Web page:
TBTS Reviews: Carry the One
So Carmen was married, just. She sat under a huge butter moon, on a windless night in the summer of 1983, in front of the remains of some chicken cordon bleu. She looked toward the improvised dance floor where her very new husband was doing the Mexican hat dance with several other large men, three of them his brothers, other Sloans. Matt was a plodding hat-dancer; his kicks threw the others off the beat. In spite of this lack of aptitude, he was waving her over, beckoning her to join in. She waved back as though she thought he was just saying hi. She was hoping to sit out this early phase of her marriage, the mortifying dances segment.
“Don’t be discouraged. Everything will get better from here.”
Carry the One is being described as Carol Anshaw’s breakout novel. After years of laboring in the bottom end of the mid-list, Anshaw is finally being recognized on a larger scale, both critically and, one hopes, commercially. After reading Carry the One, I’m rooting for both of those things.
The novel itself is built around a deceptively simple story of three siblings – two sisters and a brother – under the long shadow of a tragedy. After the wedding of sister Carmen, several of the young, freewheeling guests pile into a car while far under the influence, and on a desolate country road at an ungodly hour strike and kill a 12-year-old girl, Casey Redman. The driver, the girlfriend of brother Nick, goes to prison and the other occupants of the car spend their lives haunted in other, less direct ways. The book’s main focus, younger sister Alice, comes out as a lesbian and embarks on a career as a painter. Her growing success is stalked by the death of Casey; she secretly – and brilliantly – paints Casey again and again, varying the theme in increasingly elaborate ways, producing the best work of her career and also the one thing she can never share. When it comes to story elements, Carry the One is just packed – love and lust, marriage and divorce, artistic growth and stagnation, addiction and sobriety. The siblings feel real and always reachable regardless of how high they climb or how low they sink. The novel tracks them from their young adulthood up into their forties, and while the tragedy recedes it never fully fades from their lives. Anshaw’s style is casual and easy, appearing effortless in the way that only great talent applied with years of hard labor produces. Never overwrought, never manipulative, Carry the One presents its subject matter with a hard-won level of comfort, as if its author spent years shaping it to fit. Anshaw’s descriptive powers are formidable and worthy of study by aspiring writers – if you’re working in long-form realistic fiction, you’d be well advised to pick up Carry the One and read it, then read it again. A word overused by many critics, including this one, applies perfectly to Carry the One: grace.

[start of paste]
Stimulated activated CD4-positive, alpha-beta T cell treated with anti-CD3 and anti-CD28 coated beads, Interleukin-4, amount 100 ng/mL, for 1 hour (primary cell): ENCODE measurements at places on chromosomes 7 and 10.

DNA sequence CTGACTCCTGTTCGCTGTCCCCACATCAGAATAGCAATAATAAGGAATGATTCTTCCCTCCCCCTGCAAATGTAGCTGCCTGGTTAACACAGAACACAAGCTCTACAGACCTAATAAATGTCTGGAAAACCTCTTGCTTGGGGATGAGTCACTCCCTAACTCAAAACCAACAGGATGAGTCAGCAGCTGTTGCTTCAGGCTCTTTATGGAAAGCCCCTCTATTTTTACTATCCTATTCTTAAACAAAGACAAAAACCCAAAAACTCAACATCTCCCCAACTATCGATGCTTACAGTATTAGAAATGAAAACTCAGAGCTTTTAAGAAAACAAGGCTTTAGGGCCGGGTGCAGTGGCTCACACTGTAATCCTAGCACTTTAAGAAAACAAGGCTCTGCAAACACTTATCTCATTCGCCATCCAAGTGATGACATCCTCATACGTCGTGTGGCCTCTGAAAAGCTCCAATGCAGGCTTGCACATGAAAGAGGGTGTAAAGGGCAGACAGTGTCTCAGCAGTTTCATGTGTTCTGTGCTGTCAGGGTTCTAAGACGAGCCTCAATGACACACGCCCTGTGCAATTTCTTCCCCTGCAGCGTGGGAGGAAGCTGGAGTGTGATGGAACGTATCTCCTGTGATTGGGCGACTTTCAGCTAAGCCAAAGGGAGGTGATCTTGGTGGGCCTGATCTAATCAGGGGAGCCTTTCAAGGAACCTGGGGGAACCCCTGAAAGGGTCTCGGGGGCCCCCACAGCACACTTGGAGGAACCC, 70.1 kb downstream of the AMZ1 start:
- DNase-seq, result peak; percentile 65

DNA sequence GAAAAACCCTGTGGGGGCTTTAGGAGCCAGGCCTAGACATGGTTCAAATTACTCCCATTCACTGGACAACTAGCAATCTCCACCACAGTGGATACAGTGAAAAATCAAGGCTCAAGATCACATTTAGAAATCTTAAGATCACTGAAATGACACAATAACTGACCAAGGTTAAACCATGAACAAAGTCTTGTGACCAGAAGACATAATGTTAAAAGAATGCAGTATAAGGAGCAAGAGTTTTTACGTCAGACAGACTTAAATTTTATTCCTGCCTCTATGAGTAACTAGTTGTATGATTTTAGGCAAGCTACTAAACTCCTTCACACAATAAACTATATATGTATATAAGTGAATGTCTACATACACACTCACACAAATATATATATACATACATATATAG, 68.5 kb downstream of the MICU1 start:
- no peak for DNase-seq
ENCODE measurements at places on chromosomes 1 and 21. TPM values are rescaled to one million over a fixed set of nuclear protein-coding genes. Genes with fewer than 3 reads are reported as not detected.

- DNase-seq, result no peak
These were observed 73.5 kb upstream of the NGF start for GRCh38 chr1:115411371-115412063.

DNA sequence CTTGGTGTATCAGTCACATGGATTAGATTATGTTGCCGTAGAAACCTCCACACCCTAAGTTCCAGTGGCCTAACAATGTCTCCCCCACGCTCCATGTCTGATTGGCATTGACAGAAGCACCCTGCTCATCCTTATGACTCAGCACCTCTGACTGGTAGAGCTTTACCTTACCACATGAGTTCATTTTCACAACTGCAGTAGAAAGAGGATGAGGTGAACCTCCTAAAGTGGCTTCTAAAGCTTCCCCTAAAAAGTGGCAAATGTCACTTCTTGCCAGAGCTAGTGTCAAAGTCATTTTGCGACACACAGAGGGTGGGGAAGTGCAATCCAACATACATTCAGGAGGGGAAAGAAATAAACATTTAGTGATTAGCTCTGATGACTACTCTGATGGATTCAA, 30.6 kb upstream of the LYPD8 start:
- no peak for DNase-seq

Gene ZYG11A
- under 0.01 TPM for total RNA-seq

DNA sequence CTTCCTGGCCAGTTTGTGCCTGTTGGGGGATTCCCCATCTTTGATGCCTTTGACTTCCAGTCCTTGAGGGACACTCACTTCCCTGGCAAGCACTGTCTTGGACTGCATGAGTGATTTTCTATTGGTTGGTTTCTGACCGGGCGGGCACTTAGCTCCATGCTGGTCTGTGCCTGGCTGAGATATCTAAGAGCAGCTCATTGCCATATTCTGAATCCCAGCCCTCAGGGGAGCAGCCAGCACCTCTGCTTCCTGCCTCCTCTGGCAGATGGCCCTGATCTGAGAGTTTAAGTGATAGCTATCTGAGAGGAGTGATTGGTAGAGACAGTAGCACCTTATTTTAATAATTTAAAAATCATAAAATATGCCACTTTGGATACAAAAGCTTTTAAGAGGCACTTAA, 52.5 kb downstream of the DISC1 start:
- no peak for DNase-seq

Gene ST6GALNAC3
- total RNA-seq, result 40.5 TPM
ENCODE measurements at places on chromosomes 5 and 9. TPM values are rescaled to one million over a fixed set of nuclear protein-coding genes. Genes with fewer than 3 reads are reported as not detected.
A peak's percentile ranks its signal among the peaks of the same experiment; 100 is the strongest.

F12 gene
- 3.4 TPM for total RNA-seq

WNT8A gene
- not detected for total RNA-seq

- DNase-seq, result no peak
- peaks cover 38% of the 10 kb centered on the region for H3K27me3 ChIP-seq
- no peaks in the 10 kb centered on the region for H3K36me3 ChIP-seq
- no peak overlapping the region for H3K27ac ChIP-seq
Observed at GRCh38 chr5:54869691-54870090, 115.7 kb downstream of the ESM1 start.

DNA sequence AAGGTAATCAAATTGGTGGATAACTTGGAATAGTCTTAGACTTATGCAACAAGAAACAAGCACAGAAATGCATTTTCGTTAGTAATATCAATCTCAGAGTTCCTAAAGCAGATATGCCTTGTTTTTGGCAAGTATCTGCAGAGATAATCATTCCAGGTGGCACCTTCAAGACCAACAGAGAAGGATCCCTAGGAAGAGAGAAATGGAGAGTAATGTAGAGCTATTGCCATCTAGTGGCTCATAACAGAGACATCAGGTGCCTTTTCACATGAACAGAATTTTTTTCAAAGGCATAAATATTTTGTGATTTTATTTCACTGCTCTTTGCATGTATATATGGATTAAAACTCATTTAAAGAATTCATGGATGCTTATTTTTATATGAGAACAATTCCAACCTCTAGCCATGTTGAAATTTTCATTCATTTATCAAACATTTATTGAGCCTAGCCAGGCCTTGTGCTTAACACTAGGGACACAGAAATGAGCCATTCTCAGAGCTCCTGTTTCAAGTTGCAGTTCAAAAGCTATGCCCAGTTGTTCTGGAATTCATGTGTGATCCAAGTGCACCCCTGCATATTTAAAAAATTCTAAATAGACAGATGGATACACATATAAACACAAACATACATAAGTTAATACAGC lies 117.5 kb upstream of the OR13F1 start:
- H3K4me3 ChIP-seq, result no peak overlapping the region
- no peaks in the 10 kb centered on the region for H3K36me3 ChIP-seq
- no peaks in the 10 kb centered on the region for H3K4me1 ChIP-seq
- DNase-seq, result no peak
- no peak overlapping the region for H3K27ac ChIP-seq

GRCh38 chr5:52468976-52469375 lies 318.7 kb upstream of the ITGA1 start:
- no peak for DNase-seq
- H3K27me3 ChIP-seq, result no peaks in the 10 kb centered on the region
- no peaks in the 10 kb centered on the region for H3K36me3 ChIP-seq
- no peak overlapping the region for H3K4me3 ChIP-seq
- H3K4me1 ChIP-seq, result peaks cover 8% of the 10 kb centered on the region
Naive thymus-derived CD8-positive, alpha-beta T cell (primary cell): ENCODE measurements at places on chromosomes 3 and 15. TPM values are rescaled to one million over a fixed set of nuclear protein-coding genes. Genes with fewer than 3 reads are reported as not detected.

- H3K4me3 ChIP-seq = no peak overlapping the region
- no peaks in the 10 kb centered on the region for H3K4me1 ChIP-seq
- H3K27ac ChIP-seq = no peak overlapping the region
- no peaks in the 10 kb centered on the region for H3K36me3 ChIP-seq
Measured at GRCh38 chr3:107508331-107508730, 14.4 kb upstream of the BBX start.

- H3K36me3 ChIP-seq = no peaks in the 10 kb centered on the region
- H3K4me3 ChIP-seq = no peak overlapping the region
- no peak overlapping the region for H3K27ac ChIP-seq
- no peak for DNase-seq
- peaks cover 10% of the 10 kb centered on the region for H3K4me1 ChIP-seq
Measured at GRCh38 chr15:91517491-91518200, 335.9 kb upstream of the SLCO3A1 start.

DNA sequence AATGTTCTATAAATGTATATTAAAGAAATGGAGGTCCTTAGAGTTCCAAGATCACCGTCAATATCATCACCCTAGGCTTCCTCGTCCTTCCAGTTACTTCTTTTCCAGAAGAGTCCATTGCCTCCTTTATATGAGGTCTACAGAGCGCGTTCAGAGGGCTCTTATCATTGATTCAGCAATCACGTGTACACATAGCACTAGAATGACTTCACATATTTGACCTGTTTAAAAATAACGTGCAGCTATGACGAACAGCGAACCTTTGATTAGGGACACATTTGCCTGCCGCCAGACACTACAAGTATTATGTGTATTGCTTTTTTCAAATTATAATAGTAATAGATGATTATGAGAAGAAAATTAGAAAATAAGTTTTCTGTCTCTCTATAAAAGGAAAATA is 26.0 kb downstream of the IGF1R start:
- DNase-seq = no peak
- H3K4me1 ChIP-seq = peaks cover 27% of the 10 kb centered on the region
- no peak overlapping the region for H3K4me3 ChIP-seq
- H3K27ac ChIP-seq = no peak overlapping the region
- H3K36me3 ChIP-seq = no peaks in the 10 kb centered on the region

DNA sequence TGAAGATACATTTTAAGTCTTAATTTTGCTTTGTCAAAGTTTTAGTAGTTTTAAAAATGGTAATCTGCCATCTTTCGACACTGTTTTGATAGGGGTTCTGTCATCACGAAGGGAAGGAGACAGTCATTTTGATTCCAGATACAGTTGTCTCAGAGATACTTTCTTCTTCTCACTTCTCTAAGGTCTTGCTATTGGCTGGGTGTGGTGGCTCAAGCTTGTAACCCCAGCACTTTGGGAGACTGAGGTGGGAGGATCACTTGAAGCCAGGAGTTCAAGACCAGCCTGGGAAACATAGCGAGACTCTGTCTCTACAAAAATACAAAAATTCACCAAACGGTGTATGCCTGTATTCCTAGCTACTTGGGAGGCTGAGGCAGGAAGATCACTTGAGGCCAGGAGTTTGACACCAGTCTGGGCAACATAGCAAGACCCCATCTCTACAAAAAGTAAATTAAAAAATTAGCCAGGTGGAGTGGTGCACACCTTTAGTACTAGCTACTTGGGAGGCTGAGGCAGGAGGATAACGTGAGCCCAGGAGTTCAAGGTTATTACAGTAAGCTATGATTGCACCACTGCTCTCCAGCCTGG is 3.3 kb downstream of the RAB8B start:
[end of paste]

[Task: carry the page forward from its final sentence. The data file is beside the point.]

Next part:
If I have a complaint about the book, it’s that Anshaw’s male characters are all kind of useless. There’s not a man worthy of admiration to be found in its pages. Nick, by far the best-realized of them, cannot shake his addictions long enough to get his life together. Carmen’s first husband Matt leaves her for the babysitter (the babysitter!), although Anshaw at least puts a unique spin on this trope, and second husband Rob is genial and largely decent but passive and confrontation-averse. Tom Ferris, another of the occupants of the car, becomes the kind of man easiest to describe with profanity, a grasping, self-important singer-songwriter who capitalizes on the tragedy with a hit song. But even with these complaints, it’s hard, even impossible, to argue that Anshaw is stereotyping – indeed, Anshaw is fairer to these men than many of the great male writers of the last century were in writing their women, and it’s not as if her women are saints.
Carry the One is a masterful work of character-driven fiction, highly recommended to anyone who values deep character development and literary style. Simon & Schuster, $25.00, hardcover.